After ↑Margaret Mead and ↑Clifford Geertz it seems that anthropology again has a superstar, being read and being effective far beyond the boundaries of anthropology and academia. Deservedly so.
The very first issue of ↑HAU: Journal of Ethnographic Theory has been published! ↑HAU is ‘an international peer-reviewed, open-access online journal which aims to situate ethnography as the prime heuristic of anthropology, and return it to the forefront of conceptual developments in the discipline.’ The times of being banned from high-end anthropological articles by paywalls, moving walls, and so on, has an end. And the line-up of authors in ↑HAU Vol 1, No 1 is impressive—for example: David Graeber, Marshall Sahlins, Marilyn Strathern, Maurice Godelier in the ‘Translations’ section, E. E. Evans-Pritchard and Julian Pitt-Rivers in the ‘Reprints’ section, …
zeph’s pop culture quiz #6
Beneath these bandages is one of the biggest and internationally best known stars Hollywood had. The absolute majority of the audience remembers him for his roles in movies totally different from the one the screencap stems from. Hence the movie is not so well known today. However, he himself regarded his performance in the movie as his best achievement as an actor. So, why is he so heavily bandaged in the picture? What happened to the character he plays?
Just leave a comment with your educated guess—you can ask for additional hints, too. [Leaving a comment is easy; just click the ‘Leave a comment’ at the end of the post and fill in the form. If it’s the first time you post a comment, it will be held for moderation. But I am constantly checking, and once I’ve approved a comment, your next ones won’t be held, but published immediately by the system.]
UPDATE and solution (05 December 2011):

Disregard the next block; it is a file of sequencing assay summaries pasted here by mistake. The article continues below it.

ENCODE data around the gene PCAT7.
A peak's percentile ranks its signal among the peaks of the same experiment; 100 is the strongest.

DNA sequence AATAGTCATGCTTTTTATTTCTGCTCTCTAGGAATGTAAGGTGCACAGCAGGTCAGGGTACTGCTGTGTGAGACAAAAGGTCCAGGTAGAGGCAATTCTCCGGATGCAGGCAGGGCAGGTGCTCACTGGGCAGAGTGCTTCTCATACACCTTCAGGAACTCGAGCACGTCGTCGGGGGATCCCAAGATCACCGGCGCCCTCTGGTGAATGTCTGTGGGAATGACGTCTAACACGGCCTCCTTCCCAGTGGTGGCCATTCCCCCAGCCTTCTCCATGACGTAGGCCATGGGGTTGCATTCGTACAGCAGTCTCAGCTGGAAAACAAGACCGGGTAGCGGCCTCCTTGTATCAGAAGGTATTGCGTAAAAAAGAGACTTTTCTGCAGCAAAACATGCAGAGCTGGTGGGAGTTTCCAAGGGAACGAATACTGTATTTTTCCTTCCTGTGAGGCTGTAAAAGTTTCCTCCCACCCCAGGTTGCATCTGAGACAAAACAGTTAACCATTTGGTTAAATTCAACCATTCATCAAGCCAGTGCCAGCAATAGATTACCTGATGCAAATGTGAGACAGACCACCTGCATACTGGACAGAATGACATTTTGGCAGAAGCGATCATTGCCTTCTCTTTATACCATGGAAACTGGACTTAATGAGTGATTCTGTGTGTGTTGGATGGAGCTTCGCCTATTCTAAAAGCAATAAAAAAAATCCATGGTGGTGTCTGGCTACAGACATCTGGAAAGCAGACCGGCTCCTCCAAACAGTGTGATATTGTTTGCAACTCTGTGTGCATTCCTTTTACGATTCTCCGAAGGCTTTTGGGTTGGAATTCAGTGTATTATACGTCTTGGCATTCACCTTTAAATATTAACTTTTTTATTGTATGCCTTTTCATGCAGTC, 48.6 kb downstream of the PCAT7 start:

Again Alexander Rabitsch ↵solved the riddle in no time. Here’s his answer: ‘Rock Hudson! He got a new face and a new life—but didn’t help much. As he wants to get another chance he gets killed and recycled …’ And here’s Rock Hudson as Antiochus ‘Tony’ Wilson in the movie ↑Seconds by ↑John Frankenheimer (1966), shortly after the bandages are removed, for the first time wondering at his new Self:
And, close to the end of the movie, on his way to recycling:
Wikipedia says that ‘Seconds’ is sometimes characterized ‘as a science fiction thriller, but with elements of horror, neo-noir, psychedelia, and drama’—in two words and a danglin’ verb: it’s cyberpunk.
Since 2011 the minifigures the LEGO group sells on magnetic bricks (so you can place them on your refrigerator door) are firmly fixed onto their magnetic pedestals. As it seems this has economic and copyright reasons, and the licence holders of franchises like ‘Star Wars’ and ‘Pirates of the Caribbean’ demanded the fixation—just if minifigs had no rights. Last year I bought some magnetic sets in Berlin’s LEGO flagship store. The minifigs were simply connected to the magnetic bricks in the usual LEGO way. Some of the sets I bought this year are fixed ones, which is a big annoyance. Not only to me, but to the whole scene. I tried to remove one fig by heating it up with a hairdryer. To no avail. But there’s a solution: ↑Glued magnet minifig removal. Another tutorial at thebrickblogger teaches ↑removing minifigs from key-chains.
To me it’s of particular interest how far these practices are driven by ↵afols. On the one hand in terms of research, trial and error, improvisation, innovation, and finally professionalization. On the other hand in terms of effort to document and spread the practices. And of course I want my minifigs to be free.
Whatever happened to ↑Matthew Santoro‘s movie project ‘Offline’ (co-written by ↑Liam O’Donnell)? The official website is gone and the production status is marked as ‘unknown’ ↑at IMDb. Seems that the only thing left is the gorgeous trailer (see above—watch it in HD and fullscreen) spooking around the Net. In a ↑post at screenrant the movie’s synopsis from the vanished website is preserved, plus a comment by Santoro himself:
I’ve been bleeding over this thing for the past year and it’s so great to hear this kind of response… This kind of thing really means a lot to me. I don’t think people realize that there are parts of this project that I literally filmed in my apartment using cardboard boxes, cheap hardware store lights, and a half-broken fog machine. I built the costumes using model parts and superglue. Most of the time my actors where doubling as crew even my dad (Charlie Santoro) who was playing that scary guy with the silver hair. I did whatever I needed to do in order to get the job done, and that’s all that mattered to me.